“I can’t believe she did that!” “What the hell is he thinking?” “Any idiot would have better sense than that!” “Are they all taking dumb pills?” “What’s the matter with these people?” “Why am I working with a bunch of morons?” “He doesn’t have the sense God gave a goose!”
Do any of these phrases sound familiar? Of course they do. They’re words we hear – or even use – almost every day. At times it looks like the world is being overtaken by idiots and to top it off, they’re all reproducing! God help us all!
Isn’t there anything we can do to put a few smarts into some of these folk’s heads? Isn’t there something we can do?
So many goof-balls, so little time. Oh where, oh where shall we begin? OK, just as an off-the-wall thought, let’s start with the only person in the world over whom we have any control at all. That’d be us, right? So let’s talk about us. I’ll start with me.
Not too many years ago, I occasionally used the same types of phrases you read in the first paragraph. Sometimes they were directed toward my boss, sometimes toward my fellow workers. More frequently they were referencing some of the strange things the participants in my classes said or did. Yeah, I cut ‘em down. I questioned (in private conversations, of course) their mental capabilities and common sense. Behind the closed office door, I wasn’t always a nice person.
And sometimes I even said these derogatory things even though I didn’t completely believe them. Even though I knew they weren’t really true. Why? Well, because. Because someone else in “my group” had already made a similar comment and naturally I wouldn’t want anyone to ever think that I wasn’t an integral, conforming member of “my group” so I dutifully added my reinforcement to the conversation. It wasn’t a nice thing to do.
And then – over time – I learned. I learned that no one is an “idiot”. That no one is talking stupid pills. That no one is “just breathin’ good air”. No one. I learned that every person that I come into contact with is doing as good as they can do at that particular moment.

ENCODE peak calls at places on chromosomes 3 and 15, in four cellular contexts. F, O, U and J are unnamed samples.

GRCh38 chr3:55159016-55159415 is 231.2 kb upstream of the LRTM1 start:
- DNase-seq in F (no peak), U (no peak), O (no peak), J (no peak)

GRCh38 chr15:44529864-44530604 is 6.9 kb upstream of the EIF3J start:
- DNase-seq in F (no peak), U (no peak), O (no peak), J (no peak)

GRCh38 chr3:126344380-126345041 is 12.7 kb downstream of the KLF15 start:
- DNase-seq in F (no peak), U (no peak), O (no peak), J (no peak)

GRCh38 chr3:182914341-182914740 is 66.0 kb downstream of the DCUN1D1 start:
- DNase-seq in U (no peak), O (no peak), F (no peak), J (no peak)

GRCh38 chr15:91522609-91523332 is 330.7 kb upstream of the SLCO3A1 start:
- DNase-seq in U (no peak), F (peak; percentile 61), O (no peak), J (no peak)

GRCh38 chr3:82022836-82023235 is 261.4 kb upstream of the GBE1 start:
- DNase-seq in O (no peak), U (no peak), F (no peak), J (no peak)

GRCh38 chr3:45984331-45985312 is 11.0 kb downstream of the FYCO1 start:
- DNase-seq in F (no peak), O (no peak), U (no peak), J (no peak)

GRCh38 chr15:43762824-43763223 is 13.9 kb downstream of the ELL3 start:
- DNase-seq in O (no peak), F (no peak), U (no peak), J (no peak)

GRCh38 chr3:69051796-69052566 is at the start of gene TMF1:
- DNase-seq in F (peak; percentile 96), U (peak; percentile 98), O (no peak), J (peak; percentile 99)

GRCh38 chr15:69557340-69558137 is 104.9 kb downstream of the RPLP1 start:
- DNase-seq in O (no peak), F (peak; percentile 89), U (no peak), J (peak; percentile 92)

That “moment” in turn, has been shaped by this individual’s genetics and the sum of all of his or her experiences up to now. It is the result of all of the mental programming that has occurred in his or her lifetime. It is additionally strongly influenced by any significant events which may now be occurring in this person’s life. Events such as illness, money worries, disintegration of relationships or other family problems. Any of these will naturally disrupt a person’s train of thought and interfere with his or her ability and perhaps even motivation, to reason logically.
I learned that no matter how much I wanted someone else to think as I do, perform as I do, respond to situations or problems as I do – it just ain’t agonna happen. These other people – my boss, my friends, my co-workers, my students, my relatives, the salesperson, the waitress – are not me. They’re them. And as “them”, they’re going to do the only thing they can do – that they know how to do at that particular moment.
Many of them could probably do better – sometime, but not right now. Many of them could probably exercise a little better judgment in the things they say and do. Sometime, but not right now. Many of them could probably benefit from some serious self-evaluation of their thought processes and maybe even their values or morals. Sometime, but not right now.
“Right now” is all they have to work with. It’s all we have to work with. It’s all I have to work with – for right now. I can live with that. How about you?
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